Google (GOOG) first transformed how people use the Internet.
The tech giant has already started revolutionizing the auto industry with its “driverless” cars. The company's "Google Glass" (computerized, high-tech glasses that allow the wearer to take photos, use voice commands to send instant messages and video chat with friends, among other functions) project is altering how individuals communicate with one another.
Now the Mountain View, Calif. company may have its sights on revamping America’s wireless network.
Google quietly submitted an application to the Federal Communications Commission last week for permission to build an “experimental radio service.” According to BTIG analyst Walter Piecyk, Google’s interest in a wireless license might mean the company has plans to construct a 50-site test wireless network at its headquarters. Google has requested to use the wireless frequencies controlled by broadband provider Clearwire.
Google’s move into the wireless space makes sense, says Piecyk. As more people have access to high-speed Internet, more online advertisements will be seen and clicked, meaning more revenue for companies like Google. Internet users will get a sneak peak of “Google Fiber” – Google’s broadband answer to existing Internet services -- later this year once Google engineers finish installing the fiber in Kansas City, Kan. and Kansas City, Mo., homes and buildings. Google says its broadband service runs 100 times faster than its competitors and boasts unlimited, high-speed data: “instant downloads” and “crystal clear high definition TV,” according to the Google Fiber site.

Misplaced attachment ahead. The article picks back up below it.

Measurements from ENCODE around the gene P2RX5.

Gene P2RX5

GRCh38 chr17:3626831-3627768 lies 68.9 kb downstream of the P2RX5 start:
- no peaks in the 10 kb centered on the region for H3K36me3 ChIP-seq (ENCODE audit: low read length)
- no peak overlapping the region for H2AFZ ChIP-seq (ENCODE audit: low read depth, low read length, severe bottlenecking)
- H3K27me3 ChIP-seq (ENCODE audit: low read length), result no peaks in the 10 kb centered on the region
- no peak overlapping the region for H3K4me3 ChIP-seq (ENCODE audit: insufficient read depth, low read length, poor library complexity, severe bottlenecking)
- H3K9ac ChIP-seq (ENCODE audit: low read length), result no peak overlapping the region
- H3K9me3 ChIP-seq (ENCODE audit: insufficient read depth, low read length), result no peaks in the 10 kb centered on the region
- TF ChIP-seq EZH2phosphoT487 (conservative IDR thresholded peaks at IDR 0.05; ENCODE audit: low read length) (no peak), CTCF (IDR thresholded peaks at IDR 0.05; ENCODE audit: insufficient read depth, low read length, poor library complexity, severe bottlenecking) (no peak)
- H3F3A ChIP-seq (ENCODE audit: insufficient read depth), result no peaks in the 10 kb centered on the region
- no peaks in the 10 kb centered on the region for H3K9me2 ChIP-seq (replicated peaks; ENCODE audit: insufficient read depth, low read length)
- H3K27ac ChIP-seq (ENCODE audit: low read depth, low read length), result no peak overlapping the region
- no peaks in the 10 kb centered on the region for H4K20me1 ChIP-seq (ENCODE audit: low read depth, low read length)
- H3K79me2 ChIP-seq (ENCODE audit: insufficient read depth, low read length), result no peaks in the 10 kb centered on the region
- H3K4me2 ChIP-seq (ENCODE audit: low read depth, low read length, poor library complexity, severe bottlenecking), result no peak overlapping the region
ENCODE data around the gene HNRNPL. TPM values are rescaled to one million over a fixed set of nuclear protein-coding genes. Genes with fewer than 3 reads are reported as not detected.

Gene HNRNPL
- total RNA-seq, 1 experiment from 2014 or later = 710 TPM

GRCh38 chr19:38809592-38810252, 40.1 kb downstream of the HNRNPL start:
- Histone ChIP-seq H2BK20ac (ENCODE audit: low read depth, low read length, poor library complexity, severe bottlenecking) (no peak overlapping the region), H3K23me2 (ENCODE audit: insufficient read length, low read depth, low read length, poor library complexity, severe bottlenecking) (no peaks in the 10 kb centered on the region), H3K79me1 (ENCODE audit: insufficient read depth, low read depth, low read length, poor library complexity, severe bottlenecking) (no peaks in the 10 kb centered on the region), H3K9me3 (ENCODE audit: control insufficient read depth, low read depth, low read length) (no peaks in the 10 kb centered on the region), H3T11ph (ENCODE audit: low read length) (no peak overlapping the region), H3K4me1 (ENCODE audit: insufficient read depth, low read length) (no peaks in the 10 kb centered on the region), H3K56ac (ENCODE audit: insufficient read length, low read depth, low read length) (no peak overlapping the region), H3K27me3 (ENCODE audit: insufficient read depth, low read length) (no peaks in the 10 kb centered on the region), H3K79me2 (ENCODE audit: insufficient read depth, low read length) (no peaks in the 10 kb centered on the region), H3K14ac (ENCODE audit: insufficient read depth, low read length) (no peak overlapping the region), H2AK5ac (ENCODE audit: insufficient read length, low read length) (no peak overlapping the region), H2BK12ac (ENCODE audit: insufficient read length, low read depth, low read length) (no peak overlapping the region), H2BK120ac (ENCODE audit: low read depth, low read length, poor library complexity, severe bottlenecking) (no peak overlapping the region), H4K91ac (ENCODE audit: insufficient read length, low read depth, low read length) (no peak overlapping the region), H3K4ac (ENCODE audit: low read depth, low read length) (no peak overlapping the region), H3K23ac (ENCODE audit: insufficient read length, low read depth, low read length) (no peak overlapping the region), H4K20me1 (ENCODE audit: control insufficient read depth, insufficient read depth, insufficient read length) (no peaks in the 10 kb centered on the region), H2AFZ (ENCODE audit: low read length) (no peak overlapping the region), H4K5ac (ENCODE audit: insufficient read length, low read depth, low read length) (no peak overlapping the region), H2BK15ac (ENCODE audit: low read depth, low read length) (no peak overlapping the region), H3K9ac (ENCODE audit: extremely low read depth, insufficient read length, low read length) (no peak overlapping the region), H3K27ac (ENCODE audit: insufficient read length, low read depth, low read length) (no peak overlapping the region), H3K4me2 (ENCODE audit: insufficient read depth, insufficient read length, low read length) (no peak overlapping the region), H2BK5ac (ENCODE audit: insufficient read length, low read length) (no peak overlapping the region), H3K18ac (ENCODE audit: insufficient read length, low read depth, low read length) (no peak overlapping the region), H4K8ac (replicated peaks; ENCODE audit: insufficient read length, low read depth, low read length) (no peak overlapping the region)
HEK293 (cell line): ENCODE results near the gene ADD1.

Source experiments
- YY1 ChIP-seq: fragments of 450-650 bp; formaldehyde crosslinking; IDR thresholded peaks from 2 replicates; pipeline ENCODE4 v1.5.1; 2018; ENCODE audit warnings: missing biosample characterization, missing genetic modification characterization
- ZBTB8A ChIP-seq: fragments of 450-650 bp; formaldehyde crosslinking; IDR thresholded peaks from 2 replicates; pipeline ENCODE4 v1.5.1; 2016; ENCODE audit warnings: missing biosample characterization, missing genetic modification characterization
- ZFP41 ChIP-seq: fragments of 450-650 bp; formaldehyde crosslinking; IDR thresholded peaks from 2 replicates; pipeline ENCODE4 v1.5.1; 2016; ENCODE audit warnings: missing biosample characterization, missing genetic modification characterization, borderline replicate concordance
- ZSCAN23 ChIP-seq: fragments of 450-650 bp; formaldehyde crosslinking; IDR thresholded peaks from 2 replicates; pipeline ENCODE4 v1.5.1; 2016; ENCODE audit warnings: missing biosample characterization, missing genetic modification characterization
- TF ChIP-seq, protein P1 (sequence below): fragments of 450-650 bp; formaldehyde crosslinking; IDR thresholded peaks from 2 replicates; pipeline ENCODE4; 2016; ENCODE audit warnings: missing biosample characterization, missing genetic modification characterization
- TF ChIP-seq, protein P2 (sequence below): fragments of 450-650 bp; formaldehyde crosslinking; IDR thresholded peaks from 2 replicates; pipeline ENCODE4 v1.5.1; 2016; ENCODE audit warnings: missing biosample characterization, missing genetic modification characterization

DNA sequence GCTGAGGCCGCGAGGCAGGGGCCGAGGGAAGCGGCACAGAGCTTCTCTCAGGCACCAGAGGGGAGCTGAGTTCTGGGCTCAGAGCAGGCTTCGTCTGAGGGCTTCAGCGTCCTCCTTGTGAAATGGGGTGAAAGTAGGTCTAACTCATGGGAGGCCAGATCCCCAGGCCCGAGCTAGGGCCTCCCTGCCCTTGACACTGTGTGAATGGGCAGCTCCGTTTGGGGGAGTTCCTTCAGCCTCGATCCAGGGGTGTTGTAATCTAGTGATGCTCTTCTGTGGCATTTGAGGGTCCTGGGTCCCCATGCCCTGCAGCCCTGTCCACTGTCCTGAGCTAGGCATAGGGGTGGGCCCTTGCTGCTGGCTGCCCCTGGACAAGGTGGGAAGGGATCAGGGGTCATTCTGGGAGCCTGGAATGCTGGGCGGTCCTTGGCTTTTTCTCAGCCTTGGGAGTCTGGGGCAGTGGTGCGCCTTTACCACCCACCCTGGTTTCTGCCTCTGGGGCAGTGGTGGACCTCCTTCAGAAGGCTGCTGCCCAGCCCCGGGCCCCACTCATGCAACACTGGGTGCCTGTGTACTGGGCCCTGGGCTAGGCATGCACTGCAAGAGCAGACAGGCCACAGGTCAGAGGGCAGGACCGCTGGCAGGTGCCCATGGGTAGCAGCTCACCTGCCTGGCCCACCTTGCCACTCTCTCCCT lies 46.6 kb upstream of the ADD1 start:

Piecyk says he believes Google would expand its ultra-fast Internet service to other U.S. cities after the two-city trial. Even though the company has remained mum on its wireless intentions, Piecyk points out that Google CFO Patrick Pichette confirmed that Google Fiber is “not a hobby” during the company’s earnings call with analysts this week.
“We really think that we should be making good business with this opportunity, and we are going to continue to look at the possibility of expanding, but right now we just got to nail — because we are in the early days — we just got to nail Kansas City,” Pichette said. “It’s a perfect place for us to kind of debug all of the elements of the product and the experience for the users.”
If Google chooses to officially compete with existing wireless providers, the consumer will likely win, Piecyk says. Dominant wireless carriers are ending unlimited data and moving toward metered data plans.
“To have a guy like Google keep other operators honest and invest money to get faster speeds in this country is a great thing,” Piecyk adds. “We should definitely be happy Google is doing what it’s doing in Kansas City.”
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